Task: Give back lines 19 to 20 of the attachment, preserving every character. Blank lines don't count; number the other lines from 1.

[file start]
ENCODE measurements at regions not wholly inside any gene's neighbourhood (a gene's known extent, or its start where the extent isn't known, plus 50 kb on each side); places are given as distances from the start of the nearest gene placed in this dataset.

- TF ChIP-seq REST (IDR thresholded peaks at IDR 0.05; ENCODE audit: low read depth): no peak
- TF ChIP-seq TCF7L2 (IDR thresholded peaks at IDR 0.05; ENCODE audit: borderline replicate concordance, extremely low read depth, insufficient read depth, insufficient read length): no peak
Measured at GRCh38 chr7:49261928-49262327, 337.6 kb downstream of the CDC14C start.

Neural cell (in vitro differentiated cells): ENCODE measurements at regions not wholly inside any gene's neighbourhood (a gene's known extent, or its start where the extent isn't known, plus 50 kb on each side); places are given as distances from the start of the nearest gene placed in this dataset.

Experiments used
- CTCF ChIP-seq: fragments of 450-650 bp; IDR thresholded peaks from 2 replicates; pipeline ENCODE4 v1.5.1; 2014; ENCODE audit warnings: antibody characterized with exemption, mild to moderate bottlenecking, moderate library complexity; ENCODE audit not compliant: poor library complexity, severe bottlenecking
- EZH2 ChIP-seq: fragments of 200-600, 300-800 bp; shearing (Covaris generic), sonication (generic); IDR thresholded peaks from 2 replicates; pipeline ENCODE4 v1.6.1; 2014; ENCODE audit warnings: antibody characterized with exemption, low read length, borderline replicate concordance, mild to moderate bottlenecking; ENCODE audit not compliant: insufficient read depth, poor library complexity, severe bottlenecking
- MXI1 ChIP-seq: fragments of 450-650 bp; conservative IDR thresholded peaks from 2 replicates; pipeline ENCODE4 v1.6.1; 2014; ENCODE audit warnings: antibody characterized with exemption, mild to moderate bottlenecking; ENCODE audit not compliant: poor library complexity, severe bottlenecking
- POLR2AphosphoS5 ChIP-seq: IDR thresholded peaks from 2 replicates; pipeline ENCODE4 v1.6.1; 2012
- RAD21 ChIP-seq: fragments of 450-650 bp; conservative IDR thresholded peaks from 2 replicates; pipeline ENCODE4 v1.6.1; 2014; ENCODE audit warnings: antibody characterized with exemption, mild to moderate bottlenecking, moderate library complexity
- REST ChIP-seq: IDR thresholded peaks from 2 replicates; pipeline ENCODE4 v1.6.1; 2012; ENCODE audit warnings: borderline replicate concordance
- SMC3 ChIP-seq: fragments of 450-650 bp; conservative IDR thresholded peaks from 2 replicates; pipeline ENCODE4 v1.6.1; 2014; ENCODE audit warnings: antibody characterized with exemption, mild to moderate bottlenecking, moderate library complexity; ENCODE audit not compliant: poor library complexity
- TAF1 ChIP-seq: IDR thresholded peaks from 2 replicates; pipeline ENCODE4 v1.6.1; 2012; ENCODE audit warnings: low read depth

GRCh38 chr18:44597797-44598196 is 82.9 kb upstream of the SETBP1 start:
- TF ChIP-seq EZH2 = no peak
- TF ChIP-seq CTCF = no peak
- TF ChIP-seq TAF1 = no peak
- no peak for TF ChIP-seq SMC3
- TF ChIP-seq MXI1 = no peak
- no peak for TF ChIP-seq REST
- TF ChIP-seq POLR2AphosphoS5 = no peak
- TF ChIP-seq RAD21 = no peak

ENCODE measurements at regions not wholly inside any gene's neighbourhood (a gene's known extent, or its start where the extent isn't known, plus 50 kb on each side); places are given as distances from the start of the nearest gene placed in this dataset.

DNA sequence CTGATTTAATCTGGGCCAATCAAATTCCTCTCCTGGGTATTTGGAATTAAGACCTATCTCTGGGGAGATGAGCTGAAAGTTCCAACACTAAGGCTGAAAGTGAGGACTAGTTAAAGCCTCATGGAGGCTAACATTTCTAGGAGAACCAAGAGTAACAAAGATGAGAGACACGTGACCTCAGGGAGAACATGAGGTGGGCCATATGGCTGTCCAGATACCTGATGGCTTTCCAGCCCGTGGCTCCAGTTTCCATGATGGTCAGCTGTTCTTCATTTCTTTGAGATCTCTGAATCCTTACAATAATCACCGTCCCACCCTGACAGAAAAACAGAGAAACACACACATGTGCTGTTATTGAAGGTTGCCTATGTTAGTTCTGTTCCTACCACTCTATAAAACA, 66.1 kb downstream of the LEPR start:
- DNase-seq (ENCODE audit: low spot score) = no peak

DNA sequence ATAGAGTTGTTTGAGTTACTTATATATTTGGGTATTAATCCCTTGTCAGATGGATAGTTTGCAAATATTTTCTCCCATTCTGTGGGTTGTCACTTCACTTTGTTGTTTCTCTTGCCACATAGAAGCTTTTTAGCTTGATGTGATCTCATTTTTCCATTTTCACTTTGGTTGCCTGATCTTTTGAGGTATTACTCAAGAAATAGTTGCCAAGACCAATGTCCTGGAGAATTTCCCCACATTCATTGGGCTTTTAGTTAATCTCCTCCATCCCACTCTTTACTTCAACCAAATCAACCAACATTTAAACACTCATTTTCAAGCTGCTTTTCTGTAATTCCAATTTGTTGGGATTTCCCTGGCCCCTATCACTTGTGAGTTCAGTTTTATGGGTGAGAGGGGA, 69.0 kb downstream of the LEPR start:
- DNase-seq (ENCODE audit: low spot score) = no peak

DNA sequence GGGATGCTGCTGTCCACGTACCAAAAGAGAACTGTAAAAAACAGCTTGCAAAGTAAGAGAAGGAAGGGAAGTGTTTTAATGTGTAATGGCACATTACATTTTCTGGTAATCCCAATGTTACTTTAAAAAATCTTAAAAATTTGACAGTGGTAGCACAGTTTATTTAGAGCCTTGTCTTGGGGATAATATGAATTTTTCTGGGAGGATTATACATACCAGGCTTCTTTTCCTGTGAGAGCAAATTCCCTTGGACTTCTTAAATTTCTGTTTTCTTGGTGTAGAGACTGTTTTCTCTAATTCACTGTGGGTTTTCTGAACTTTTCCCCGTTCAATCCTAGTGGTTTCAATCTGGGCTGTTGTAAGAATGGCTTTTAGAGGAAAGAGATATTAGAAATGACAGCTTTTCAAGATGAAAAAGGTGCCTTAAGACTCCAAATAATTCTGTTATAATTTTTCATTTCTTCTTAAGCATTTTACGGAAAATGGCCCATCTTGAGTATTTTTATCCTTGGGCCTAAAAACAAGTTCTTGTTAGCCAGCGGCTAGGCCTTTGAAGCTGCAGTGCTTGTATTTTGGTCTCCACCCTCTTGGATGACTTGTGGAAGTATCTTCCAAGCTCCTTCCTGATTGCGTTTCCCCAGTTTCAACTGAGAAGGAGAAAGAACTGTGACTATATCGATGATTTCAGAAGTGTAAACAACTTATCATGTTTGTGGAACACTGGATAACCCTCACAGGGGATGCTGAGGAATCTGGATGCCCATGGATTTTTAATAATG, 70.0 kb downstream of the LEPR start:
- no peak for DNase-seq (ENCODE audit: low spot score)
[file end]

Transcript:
- no peak for TF ChIP-seq SMC3
- TF ChIP-seq MXI1 = no peak